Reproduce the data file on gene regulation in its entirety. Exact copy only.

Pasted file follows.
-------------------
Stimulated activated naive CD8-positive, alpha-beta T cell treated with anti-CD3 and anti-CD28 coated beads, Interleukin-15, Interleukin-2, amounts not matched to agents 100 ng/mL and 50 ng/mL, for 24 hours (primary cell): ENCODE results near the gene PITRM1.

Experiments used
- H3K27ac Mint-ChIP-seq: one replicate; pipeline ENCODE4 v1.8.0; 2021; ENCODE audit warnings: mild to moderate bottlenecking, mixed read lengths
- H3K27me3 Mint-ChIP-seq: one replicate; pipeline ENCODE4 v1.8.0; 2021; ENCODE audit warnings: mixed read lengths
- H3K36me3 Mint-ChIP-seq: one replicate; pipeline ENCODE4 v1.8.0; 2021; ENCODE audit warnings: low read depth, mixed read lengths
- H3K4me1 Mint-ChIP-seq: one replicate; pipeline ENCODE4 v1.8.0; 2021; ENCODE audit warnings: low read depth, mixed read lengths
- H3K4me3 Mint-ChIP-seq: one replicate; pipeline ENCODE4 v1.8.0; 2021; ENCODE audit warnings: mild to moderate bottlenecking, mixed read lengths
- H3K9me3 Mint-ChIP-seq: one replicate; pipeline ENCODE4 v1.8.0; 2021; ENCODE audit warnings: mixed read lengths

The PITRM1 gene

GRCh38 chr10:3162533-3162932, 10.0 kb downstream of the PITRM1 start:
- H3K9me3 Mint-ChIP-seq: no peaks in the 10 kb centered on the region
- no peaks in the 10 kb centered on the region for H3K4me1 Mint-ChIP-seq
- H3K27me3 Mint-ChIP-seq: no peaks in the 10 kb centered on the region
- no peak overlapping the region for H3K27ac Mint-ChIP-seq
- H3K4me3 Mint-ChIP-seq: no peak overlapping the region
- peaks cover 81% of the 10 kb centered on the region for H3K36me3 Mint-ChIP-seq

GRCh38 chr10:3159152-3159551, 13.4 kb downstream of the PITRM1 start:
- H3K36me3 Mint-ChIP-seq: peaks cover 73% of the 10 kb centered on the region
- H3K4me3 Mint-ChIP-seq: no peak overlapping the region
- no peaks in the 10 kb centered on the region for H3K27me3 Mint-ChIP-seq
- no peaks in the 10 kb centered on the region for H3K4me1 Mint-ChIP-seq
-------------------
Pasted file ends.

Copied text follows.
Stimulated activated naive CD8-positive, alpha-beta T cell treated with anti-CD3 and anti-CD28 coated beads, Interleukin-15, Interleukin-2, amounts not matched to agents 100 ng/mL and 50 ng/mL, for 24 hours (primary cell): ENCODE results near the gene PITRM1.

Experiments used
- H3K27ac Mint-ChIP-seq: one replicate; pipeline ENCODE4 v1.8.0; 2021; ENCODE audit warnings: mild to moderate bottlenecking, mixed read lengths
- H3K27me3 Mint-ChIP-seq: one replicate; pipeline ENCODE4 v1.8.0; 2021; ENCODE audit warnings: mixed read lengths
- H3K36me3 Mint-ChIP-seq: one replicate; pipeline ENCODE4 v1.8.0; 2021; ENCODE audit warnings: low read depth, mixed read lengths
- H3K4me1 Mint-ChIP-seq: one replicate; pipeline ENCODE4 v1.8.0; 2021; ENCODE audit warnings: low read depth, mixed read lengths
- H3K4me3 Mint-ChIP-seq: one replicate; pipeline ENCODE4 v1.8.0; 2021; ENCODE audit warnings: mild to moderate bottlenecking, mixed read lengths
- H3K9me3 Mint-ChIP-seq: one replicate; pipeline ENCODE4 v1.8.0; 2021; ENCODE audit warnings: mixed read lengths

The PITRM1 gene

GRCh38 chr10:3162533-3162932, 10.0 kb downstream of the PITRM1 start:
- H3K9me3 Mint-ChIP-seq: no peaks in the 10 kb centered on the region
- no peaks in the 10 kb centered on the region for H3K4me1 Mint-ChIP-seq
- H3K27me3 Mint-ChIP-seq: no peaks in the 10 kb centered on the region
- no peak overlapping the region for H3K27ac Mint-ChIP-seq
- H3K4me3 Mint-ChIP-seq: no peak overlapping the region
- peaks cover 81% of the 10 kb centered on the region for H3K36me3 Mint-ChIP-seq

GRCh38 chr10:3159152-3159551, 13.4 kb downstream of the PITRM1 start:
- H3K36me3 Mint-ChIP-seq: peaks cover 73% of the 10 kb centered on the region
- H3K4me3 Mint-ChIP-seq: no peak overlapping the region
- no peaks in the 10 kb centered on the region for H3K27me3 Mint-ChIP-seq
- no peaks in the 10 kb centered on the region for H3K4me1 Mint-ChIP-seq